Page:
The French Connection (1971), Cert 18.

Director - William Friedkin.

Writers - Robin Moore & Ernest Tudyman.

Starring - Gene Hackman, Roy Scheider, Tony Lo Bianco & Fernando Rey.


Premise - New York narcotics cops Jimmy 'Popeye' Doyle (Gene Hackman) and Buddy 'Cloudy' Russo (Roy Scheider) stumble across the bust of their lives as they start to unravel the mystery of a sandwich bar owner and his connection to a group of Frenchmen.

The French Connection won a bunch of awards when it was released in 1971 and it's not hard to see why. With an outstanding lead performance by Gene Hackman and impeccable direction by William 'The Exorcist' Friedkin it's a winning combination even today. The tale of hard cops busting a french smuggling ring is the kind of film that is rarely made by big studio Hollywood these days. I was amazed to read after seeing the film that it is based on a true story.

Not being familiar with the case that the film is based on I can't say how close to the actual events the film is. But, considering some of the scenes from the film (not least the seat-of-your-pants car chase) I would have a hard time believing that the events portrayed in the film bare much resemblance to what actually transpired.

Looking back after reading that the film is based on actual events, Friedken's documentary style approach to filming the movie seems even more apt. Handheld cameras are used often and long shots and zooms are employed on a frequent basis. I like Friedkin as a director, his style is gritty and realistic as can be seen in the likes of 'The Exorcist' and 'Cruising'. I look forward to his latest film, 'The Hunted' coming out this year with Tommy Lee Jones and Benicio Del Toro.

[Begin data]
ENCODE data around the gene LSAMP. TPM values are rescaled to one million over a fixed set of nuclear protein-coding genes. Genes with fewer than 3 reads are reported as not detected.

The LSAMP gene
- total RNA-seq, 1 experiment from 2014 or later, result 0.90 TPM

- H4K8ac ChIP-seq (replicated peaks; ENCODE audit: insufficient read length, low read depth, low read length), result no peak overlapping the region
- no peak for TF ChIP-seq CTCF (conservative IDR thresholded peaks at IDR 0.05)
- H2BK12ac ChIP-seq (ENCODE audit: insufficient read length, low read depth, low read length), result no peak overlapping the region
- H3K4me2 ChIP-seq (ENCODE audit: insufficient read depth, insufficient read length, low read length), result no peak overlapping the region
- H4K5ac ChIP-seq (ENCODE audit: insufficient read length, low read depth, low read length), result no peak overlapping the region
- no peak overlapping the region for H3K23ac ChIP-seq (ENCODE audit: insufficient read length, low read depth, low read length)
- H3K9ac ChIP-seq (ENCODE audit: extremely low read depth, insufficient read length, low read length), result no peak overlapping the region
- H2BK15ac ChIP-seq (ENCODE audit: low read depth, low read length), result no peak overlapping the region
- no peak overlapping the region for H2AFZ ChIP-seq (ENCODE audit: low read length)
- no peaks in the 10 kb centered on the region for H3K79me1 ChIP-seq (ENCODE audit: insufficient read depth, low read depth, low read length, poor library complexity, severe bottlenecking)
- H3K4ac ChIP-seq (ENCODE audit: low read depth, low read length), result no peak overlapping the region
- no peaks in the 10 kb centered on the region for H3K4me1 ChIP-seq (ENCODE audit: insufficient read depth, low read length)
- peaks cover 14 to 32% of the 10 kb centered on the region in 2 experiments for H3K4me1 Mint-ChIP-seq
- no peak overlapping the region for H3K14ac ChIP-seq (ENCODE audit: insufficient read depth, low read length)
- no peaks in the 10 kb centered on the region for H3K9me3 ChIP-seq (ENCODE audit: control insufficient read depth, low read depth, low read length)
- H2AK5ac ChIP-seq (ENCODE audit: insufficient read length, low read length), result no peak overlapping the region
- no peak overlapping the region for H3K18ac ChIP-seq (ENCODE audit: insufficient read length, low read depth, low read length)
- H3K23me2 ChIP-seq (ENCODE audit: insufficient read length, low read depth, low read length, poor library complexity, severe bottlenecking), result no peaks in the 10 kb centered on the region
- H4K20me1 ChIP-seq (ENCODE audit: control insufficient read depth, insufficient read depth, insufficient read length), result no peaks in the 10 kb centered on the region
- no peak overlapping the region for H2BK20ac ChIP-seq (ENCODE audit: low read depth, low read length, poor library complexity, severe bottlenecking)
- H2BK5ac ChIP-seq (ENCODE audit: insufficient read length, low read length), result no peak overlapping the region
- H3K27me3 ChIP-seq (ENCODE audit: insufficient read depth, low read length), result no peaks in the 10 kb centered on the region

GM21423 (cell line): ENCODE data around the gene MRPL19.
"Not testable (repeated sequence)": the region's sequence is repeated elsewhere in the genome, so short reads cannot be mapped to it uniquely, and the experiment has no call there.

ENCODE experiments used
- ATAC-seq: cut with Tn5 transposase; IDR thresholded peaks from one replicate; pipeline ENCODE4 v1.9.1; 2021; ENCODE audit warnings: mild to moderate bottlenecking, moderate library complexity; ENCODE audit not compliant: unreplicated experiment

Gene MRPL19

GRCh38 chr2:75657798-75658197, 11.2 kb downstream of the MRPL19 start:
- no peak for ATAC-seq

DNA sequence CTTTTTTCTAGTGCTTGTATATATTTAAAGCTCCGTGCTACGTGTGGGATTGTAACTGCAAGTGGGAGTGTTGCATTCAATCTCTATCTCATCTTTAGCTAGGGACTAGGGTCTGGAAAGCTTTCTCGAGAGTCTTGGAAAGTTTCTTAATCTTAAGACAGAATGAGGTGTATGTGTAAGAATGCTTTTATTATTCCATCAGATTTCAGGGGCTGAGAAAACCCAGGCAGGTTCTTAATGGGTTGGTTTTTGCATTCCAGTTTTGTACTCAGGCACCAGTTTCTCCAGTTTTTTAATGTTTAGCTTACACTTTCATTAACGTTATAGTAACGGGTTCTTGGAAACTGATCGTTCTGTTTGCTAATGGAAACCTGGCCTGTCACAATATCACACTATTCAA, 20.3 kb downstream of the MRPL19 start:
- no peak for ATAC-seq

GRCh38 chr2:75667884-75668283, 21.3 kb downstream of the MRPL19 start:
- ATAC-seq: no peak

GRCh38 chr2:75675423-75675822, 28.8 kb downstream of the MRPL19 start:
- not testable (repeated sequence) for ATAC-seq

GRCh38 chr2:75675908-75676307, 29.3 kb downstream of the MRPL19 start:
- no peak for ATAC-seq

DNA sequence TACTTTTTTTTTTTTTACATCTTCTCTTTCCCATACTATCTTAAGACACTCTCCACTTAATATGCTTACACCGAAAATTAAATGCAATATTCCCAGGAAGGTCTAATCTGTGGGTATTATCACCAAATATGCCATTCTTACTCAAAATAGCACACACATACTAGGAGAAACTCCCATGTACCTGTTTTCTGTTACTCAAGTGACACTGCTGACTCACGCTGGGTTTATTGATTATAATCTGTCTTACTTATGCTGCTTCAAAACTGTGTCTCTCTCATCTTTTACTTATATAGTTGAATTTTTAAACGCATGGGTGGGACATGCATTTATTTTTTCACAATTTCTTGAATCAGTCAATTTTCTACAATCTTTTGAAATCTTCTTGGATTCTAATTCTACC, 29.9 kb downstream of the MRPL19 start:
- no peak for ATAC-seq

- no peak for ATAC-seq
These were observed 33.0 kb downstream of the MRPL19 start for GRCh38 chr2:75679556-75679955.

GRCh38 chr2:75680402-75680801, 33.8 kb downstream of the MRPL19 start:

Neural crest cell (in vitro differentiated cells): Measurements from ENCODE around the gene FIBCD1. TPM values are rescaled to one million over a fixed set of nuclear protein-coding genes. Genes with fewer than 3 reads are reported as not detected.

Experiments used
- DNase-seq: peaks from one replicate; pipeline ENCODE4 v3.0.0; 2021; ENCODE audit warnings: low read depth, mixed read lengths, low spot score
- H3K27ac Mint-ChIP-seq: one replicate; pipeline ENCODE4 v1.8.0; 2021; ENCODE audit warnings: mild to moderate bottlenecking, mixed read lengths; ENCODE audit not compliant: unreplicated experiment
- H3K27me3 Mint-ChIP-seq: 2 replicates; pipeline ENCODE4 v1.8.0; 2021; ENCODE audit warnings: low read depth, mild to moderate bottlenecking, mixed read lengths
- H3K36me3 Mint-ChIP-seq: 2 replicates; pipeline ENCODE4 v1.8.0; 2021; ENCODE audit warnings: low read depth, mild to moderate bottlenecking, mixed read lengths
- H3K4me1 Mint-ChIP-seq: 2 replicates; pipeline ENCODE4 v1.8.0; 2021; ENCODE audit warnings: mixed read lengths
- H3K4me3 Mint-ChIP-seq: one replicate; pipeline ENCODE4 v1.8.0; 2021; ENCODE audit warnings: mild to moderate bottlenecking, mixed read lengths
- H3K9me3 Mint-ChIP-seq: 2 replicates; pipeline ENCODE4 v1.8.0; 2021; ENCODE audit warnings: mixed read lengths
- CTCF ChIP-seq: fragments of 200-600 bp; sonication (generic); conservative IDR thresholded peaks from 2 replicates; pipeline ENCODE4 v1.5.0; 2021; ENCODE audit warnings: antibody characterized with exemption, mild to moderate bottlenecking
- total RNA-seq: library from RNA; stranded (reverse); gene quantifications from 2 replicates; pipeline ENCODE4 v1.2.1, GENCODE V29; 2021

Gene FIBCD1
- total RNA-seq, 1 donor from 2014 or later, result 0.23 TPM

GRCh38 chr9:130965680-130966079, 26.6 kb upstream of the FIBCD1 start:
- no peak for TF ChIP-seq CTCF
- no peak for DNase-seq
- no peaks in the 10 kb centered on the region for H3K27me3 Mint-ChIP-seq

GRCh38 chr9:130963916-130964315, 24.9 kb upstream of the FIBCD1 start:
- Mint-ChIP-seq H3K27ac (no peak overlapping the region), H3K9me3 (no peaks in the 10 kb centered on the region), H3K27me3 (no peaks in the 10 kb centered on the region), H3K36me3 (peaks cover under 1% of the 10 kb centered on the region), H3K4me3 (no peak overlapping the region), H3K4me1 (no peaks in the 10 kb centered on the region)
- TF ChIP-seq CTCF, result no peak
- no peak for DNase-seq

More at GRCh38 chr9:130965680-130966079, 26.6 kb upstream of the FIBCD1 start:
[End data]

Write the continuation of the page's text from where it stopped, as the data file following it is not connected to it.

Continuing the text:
In saying that though the film is starting to look a little dated, although this is through no fault of the film itself. The fashions, haircuts and vehicles date the film badly, as do the attitudes of the two cops. It's unlikely that they would get away with half of their antics in modern day New York. The way they rough up suspects and play good cop bad cop (although immensely entertaining. Did you ever pick your feet?), just wouldn't (or should that be shouldn't?) happen today.

Gene Hackman gives here what I think to be the best performance I have seen him give. Popeye is a no nonsense cop who is willing to put it all on the line to pursue what is at the end of the day, nothing more than a hunch. He works hard putting in mammoth shifts and plays hard, drinking to all hours and sleeping with young women. The way Popeye handles a shocking revelation in the last few minutes of the film is cold and heartless, just a blip to him that's in the way of him catching the bad guy. At no point is Hackman anything less than believable in this role.

Hackman is ably supported by Roy 'Chief Brody' Scheider. Scheider is an actor I like, he was easily the best thing in the many lacklustre 'Jaws' sequels and was good in 2010. Here he is the perfect foil to Popeye's intensity, often lightning the tone with a sly remark or cracking a joke.

I had a slight problem with the end of the film. Normally I enjoy an ambiguous, dark ending, but I felt the use of title cards was a little to cold. I was looking for some closure, a resolution. I assume this is how the actual case was resolved, but I found it lacking. I also find it hard to believe that given Popeye's actions in the final few minutes that he got off as lightly as he did.

I digress though, this and the dated look of the film are small niggles that only slightly tarnish an otherwise excellent detective film. Highly recommended.


7/10 for The French Connection.

Poster Quote - Did you ever pick your feet?